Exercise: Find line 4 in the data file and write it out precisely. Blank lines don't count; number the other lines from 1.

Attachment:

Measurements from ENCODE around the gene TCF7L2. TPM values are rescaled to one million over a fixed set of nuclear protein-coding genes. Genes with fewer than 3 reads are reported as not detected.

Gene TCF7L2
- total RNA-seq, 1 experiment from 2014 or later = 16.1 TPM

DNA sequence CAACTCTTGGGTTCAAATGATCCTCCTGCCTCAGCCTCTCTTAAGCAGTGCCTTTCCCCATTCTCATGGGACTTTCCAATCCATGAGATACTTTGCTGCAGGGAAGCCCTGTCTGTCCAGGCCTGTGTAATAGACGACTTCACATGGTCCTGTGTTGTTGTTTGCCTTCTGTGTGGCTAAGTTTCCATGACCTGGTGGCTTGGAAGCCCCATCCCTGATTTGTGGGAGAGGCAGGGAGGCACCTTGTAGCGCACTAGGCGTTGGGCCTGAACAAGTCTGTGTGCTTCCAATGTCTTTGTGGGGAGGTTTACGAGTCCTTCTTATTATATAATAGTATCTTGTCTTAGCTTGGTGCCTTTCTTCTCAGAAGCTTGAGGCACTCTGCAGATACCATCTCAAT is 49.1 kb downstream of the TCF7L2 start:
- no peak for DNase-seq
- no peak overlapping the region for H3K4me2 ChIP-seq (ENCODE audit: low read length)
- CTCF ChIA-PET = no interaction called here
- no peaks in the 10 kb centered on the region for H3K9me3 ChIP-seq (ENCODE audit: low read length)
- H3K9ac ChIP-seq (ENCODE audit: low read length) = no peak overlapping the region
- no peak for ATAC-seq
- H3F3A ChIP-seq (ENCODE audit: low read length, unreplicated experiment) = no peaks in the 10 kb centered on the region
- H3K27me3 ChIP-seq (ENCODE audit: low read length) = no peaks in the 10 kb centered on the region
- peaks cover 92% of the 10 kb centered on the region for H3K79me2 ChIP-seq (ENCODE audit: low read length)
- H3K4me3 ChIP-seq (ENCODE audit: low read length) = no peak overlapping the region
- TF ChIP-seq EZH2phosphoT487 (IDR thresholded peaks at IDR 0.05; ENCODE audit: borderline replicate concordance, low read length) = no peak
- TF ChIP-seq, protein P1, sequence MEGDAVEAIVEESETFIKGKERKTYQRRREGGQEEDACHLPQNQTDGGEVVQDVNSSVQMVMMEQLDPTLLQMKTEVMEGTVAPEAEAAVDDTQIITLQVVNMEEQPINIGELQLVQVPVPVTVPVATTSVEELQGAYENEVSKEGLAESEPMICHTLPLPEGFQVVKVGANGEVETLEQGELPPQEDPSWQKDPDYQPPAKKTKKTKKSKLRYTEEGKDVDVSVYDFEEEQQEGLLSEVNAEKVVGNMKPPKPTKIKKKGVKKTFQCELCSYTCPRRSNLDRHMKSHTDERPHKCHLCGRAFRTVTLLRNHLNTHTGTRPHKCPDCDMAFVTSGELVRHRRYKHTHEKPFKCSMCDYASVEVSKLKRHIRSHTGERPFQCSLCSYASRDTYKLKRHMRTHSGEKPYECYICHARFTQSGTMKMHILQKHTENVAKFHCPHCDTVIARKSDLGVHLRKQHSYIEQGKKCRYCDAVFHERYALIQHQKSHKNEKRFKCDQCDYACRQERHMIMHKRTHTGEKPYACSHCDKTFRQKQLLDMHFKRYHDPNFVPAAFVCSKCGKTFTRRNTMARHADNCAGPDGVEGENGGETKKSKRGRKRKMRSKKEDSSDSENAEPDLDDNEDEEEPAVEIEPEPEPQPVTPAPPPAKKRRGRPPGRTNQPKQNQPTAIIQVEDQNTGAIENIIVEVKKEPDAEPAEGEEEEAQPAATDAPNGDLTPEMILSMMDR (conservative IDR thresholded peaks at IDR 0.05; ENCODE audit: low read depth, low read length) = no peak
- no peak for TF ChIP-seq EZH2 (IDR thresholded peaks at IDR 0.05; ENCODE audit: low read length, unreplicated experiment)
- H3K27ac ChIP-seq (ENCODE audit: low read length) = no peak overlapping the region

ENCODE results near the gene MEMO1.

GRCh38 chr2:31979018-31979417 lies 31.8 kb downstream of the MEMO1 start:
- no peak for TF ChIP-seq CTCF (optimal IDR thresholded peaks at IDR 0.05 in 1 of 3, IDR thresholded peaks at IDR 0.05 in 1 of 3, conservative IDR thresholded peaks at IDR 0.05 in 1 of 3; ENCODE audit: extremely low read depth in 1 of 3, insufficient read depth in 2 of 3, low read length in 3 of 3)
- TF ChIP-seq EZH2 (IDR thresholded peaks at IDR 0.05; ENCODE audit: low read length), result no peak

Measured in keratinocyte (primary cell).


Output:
DNA sequence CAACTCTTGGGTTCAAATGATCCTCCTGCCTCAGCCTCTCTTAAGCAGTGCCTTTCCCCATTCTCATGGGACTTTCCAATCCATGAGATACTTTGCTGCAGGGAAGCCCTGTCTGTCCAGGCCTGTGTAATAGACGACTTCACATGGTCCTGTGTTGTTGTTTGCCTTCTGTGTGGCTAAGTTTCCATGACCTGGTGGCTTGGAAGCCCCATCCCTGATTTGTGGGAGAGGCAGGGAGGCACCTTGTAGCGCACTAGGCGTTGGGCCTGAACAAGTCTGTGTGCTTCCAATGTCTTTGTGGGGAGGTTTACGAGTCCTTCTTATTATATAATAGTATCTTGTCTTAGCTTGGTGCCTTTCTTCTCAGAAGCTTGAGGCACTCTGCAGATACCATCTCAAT is 49.1 kb downstream of the TCF7L2 start: